I prefer not to damage the potato with tooth picks. They can start to mold and rot from the scars.
I also had better success laying the tubers on their sides so full length of the one side of the tuber is moistened -- reason for this is sometimes it's difficult to determine which way is the tip end and which end was attached, and also, the tubers seem to grow shoots/slips in clusters and it's hard to tell where they are going to grow from.
If you suspend one half in the water you might end up with the critical end submerged.
They like to be 80-85Â° to start growing. I have trouble getting them started until it's warmer in spring -- starting earlier just means watching the tubers do nothing until we start getting those sunny sudden heat waves (Typically not until April here) -- but if you can get them growing by about a month before planting (soil needs to be warm, too so at least not until your garden is warm enough to plant beans and melons) you'll be fine. Once they start to grow, they are monsters and will quickly take over the (indoor) space.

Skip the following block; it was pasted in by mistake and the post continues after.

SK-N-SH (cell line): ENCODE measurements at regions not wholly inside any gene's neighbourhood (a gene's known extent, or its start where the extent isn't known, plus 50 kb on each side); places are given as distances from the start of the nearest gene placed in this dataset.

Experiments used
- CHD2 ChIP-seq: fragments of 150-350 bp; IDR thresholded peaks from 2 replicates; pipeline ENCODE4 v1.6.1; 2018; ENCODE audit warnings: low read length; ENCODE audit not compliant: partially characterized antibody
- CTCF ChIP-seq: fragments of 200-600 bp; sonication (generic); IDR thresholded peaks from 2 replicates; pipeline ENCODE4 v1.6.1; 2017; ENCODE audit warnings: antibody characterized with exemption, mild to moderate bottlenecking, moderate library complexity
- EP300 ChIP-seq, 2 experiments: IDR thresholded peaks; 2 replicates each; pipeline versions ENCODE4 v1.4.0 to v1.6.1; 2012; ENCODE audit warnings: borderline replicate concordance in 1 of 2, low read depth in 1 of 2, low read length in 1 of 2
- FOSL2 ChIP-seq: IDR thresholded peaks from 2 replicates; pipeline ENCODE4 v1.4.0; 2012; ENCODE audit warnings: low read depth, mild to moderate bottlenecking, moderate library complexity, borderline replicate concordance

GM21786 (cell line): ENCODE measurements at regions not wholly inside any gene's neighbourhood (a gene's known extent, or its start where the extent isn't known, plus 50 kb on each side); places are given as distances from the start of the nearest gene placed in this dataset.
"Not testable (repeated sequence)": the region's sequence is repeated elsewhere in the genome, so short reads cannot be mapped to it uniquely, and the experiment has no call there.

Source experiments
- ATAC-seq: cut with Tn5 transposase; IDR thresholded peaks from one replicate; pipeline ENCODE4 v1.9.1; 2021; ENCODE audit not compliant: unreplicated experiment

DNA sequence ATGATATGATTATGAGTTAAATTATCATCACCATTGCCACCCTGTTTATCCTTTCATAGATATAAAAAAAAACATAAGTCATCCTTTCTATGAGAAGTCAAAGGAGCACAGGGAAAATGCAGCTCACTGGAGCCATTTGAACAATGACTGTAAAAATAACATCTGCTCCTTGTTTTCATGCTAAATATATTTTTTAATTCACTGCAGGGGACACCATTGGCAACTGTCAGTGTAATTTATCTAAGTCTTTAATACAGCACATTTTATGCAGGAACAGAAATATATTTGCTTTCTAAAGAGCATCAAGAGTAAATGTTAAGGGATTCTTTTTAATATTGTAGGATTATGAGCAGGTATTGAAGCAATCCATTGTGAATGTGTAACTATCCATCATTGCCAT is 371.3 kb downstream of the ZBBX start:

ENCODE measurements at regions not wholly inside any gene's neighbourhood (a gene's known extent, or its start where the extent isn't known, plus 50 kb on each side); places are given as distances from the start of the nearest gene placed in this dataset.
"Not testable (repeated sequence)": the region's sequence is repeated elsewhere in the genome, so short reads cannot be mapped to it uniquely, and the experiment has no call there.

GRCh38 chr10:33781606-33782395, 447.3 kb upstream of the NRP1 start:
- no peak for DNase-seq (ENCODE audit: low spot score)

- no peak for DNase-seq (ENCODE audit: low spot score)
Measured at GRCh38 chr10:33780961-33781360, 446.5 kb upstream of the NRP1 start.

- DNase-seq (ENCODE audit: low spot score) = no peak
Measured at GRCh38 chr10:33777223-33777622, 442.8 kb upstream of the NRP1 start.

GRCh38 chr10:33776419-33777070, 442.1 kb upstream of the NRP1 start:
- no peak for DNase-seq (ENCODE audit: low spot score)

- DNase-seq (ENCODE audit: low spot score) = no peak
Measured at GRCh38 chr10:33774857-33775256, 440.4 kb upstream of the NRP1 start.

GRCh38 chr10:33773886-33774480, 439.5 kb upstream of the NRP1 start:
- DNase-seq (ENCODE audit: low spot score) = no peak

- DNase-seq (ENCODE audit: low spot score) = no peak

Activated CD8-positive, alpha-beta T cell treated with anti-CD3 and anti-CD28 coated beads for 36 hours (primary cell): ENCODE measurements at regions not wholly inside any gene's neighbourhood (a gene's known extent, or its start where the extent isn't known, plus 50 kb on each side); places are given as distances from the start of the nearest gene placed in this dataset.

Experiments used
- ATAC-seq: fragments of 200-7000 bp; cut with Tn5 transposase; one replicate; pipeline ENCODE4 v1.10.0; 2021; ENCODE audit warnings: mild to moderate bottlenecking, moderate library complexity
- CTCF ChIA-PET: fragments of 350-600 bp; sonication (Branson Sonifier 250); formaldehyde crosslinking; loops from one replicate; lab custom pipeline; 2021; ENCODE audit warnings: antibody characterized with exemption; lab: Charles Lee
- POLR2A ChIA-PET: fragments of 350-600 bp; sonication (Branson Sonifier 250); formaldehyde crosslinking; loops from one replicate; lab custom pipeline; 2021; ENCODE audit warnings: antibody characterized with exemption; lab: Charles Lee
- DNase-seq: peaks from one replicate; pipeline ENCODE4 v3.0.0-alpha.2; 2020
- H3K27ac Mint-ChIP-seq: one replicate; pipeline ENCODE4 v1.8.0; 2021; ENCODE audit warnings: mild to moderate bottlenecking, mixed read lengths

I think about two weeks for the sprouts to grow enough to slip size, two more weeks to remove and grow the slips individually with own roots, then plant in garden after the soil is warm enough is approximately the right schedule. You don't want the slips to be too overgrown and still have to keep them inside. So specifically, 90 days seems too far ahead to me?
I also had success growing them by half burying them in sandy mix in a container and double bagging in black and clear plastic bags, then keeping them in sunniest part of the garden (this was obviously after the last frost).